Just like any investment, you’ll want to weigh the pros and cons of annuities before opening one. For starters, annuities allow your money to grow tax-deferred. This means you pay taxes on the annuity’s gains when you withdraw the funds. Note that your capital gains from a variable annuity are taxed at ordinary income rates, not lower capital gains rates. This could result in higher taxes for high-income investors.

As tax-deferred accounts, annuities can be a good option for investors who have already maxed-out their 401(k) plans and IRAs. Not only do they offer another outlet for retirement saving, but annuities don’t have an annual contribution limit. You can even find an annuity program offered by a charity. This allows you to make your annuity payment(s) as a tax-deductible donation to charity.

These tax benefits don’t quite come free, though. You’ll likely have to pay commissions to the financial professional who sells you your annuity, as well as annual fees for investment management. You tend to see higher fees with variable annuities than with fixed annuities.

Annuities are designed to hold onto your funds until your withdrawal period begins. This means if you try to withdraw from your annuity early, you’ll face surrender fees. So even if an emergency pops up and you need your deposit back, you’ll pay a hefty percentage fee to do so.

Finally, the FDIC does not insure annuities. So if your insurance company goes under, your money is lost. Also, annuities don’t automatically provide a way for your heirs to receive any remainders if you die before receiving all of your principal back. You may work with your insurance company to allow for a second beneficiary, however.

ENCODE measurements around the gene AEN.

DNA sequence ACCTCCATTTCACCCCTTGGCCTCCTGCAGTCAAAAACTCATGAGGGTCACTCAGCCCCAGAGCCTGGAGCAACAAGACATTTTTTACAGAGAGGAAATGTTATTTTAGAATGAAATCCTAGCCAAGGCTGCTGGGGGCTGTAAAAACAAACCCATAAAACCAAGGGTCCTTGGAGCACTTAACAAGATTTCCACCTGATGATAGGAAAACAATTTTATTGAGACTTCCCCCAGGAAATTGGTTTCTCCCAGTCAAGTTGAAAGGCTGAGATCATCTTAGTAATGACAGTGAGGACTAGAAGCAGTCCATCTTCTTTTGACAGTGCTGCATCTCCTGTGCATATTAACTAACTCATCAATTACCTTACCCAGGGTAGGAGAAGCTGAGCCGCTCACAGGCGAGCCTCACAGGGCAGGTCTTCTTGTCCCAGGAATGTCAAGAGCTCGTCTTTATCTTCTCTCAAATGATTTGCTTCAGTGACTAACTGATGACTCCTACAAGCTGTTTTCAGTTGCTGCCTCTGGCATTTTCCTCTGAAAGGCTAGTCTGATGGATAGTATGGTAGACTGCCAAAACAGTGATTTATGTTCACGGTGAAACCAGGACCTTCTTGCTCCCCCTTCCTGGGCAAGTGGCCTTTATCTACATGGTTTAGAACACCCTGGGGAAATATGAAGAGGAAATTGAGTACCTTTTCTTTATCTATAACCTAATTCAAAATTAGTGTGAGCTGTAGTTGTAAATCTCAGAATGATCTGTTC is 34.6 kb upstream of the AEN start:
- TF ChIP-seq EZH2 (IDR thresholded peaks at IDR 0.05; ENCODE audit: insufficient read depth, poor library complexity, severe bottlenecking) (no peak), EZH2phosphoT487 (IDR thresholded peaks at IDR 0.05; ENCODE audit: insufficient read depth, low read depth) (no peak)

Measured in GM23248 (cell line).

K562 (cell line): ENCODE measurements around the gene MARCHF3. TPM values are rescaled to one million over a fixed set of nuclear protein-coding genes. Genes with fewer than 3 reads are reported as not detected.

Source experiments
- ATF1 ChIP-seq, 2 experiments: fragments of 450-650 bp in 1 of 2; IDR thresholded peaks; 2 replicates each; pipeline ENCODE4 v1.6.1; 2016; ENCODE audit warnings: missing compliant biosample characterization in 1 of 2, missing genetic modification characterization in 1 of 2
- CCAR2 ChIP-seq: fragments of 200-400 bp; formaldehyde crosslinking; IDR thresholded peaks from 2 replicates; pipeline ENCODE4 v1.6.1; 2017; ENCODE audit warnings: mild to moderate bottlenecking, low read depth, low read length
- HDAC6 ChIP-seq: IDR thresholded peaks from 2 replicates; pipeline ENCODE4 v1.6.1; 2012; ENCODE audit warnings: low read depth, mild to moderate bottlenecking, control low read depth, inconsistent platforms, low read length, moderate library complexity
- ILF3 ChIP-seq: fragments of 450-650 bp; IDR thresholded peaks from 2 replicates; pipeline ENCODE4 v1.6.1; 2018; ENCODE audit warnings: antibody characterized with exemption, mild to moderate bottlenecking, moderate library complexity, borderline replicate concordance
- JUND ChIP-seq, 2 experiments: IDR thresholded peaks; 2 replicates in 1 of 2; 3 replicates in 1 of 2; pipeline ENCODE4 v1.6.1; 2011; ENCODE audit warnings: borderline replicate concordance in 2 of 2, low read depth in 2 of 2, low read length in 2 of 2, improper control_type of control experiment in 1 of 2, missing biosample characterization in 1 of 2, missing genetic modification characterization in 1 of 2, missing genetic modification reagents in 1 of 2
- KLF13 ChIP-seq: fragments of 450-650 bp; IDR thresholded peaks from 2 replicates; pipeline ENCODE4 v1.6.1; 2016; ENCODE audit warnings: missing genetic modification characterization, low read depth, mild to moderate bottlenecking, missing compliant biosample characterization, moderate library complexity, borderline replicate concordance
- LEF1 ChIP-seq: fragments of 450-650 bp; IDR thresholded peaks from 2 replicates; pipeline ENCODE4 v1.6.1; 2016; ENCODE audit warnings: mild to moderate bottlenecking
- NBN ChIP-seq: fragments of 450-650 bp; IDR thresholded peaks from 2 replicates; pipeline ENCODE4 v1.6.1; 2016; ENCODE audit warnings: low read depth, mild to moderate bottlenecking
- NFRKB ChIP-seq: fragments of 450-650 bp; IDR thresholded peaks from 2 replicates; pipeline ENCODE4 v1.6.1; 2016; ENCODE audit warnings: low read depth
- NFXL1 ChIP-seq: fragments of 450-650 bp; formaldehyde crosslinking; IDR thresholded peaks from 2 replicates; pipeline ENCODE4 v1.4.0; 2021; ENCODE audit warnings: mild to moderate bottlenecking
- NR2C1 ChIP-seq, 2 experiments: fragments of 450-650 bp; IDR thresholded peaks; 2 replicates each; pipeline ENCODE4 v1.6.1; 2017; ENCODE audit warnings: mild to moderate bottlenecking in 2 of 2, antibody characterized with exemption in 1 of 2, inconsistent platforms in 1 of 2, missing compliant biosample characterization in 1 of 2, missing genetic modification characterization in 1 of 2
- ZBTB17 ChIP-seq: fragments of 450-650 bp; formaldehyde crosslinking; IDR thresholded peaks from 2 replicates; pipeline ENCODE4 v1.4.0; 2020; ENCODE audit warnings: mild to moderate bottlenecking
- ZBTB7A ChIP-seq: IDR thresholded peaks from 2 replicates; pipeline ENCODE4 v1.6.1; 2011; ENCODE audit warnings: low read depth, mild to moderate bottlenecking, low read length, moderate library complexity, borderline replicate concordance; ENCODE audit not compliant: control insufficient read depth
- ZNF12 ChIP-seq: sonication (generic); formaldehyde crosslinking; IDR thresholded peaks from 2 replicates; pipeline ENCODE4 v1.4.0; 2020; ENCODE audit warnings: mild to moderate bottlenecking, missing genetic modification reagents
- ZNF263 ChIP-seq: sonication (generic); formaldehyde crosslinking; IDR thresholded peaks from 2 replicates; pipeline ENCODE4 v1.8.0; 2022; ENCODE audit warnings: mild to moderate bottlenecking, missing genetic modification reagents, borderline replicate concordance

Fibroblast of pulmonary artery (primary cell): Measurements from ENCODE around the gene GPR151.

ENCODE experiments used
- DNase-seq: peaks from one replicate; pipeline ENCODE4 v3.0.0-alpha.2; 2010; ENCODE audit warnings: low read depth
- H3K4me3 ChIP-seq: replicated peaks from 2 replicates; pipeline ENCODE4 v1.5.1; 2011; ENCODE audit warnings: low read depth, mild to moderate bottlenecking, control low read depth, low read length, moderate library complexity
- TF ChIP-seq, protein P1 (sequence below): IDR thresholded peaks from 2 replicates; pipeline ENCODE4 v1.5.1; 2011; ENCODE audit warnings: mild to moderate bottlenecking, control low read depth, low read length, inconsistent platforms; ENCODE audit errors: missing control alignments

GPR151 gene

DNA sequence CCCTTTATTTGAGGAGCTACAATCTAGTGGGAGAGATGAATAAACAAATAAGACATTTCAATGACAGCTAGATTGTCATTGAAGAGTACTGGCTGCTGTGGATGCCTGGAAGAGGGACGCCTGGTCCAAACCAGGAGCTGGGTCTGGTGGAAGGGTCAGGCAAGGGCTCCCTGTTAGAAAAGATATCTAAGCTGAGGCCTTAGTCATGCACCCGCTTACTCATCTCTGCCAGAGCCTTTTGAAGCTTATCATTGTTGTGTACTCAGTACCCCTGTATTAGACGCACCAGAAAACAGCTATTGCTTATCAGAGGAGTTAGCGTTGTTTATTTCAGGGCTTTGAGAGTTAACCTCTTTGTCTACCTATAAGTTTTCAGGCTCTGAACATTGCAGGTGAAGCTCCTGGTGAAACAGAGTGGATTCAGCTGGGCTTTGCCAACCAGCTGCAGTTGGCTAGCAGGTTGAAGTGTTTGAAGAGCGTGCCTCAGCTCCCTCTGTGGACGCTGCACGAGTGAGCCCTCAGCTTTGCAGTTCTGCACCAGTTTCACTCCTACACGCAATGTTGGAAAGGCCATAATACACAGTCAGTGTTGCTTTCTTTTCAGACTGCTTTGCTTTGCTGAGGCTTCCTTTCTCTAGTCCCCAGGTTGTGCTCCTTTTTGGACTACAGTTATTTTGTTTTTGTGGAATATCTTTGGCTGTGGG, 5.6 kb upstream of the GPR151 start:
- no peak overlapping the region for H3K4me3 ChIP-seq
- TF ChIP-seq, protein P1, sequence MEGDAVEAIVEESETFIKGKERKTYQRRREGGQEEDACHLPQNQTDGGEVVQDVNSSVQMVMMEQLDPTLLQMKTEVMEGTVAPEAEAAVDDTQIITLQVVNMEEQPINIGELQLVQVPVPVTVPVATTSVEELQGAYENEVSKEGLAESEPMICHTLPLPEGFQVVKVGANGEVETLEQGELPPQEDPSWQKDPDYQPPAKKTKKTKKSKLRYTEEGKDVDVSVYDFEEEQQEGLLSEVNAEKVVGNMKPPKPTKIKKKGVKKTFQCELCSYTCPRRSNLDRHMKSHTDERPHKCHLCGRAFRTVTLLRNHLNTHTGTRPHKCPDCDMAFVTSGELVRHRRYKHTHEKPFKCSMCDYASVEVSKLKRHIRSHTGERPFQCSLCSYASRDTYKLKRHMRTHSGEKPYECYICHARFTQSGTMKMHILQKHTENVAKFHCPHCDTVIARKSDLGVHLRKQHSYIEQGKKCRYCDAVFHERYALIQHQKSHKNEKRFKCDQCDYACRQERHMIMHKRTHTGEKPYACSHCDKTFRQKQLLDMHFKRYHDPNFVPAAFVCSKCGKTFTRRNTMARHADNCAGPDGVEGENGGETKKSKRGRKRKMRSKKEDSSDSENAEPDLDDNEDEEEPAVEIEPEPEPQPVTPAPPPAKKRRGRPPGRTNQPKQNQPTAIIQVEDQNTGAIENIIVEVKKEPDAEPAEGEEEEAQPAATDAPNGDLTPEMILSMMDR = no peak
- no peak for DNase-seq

The Takeaway

How Do Annuities Work?

Annuities offer a great option for additional retirement savings. You have multiple options available to you so you can open an account depending on your retirement and financial status. Don’t forget to keep track of your annuity’s tax benefits, fees and risks. That way, you can avoid high fees and only benefit from your account.

Tips for Saving for Retirement

  • Finding a financial advisor now can really help you save the most for your retirement. The right advisor can help you understand annuities, maximize your 401(k) and IRA contributions and more. That way, you don’t have to navigate your savings and future by yourself. If you aren’t sure where to start looking for a financial advisor, SmartAsset can help. After you answer a short questionnaire, our financial advisor matching tool will pair you with up to three advisors in your area who fit your specific financial needs. You can then read the advisors’ profiles and interview them to decide who to work with in the future. This allows you to find a good fit while the program does much of the hard work for you.
  • Don’t have a 401(k) or IRA? These accounts are crucial to retirement saving. Not only that, but you’ll want to maximize your contributions to your accounts as best as you can. Just be aware of the legal contribution limits for retirement accounts like these.

Photo credit: ©iStock.com/AndreyPopov, ©iStock.com/AJ_Watt, ©iStock.com/JohnnyGreig

Danielle Klimashousky Danielle Klimashousky is a freelance writer who covers a variety of personal finance topics for SmartAsset. She is an expert on topics including credit cards and home buying. Danielle has a BA in English from Wesleyan University.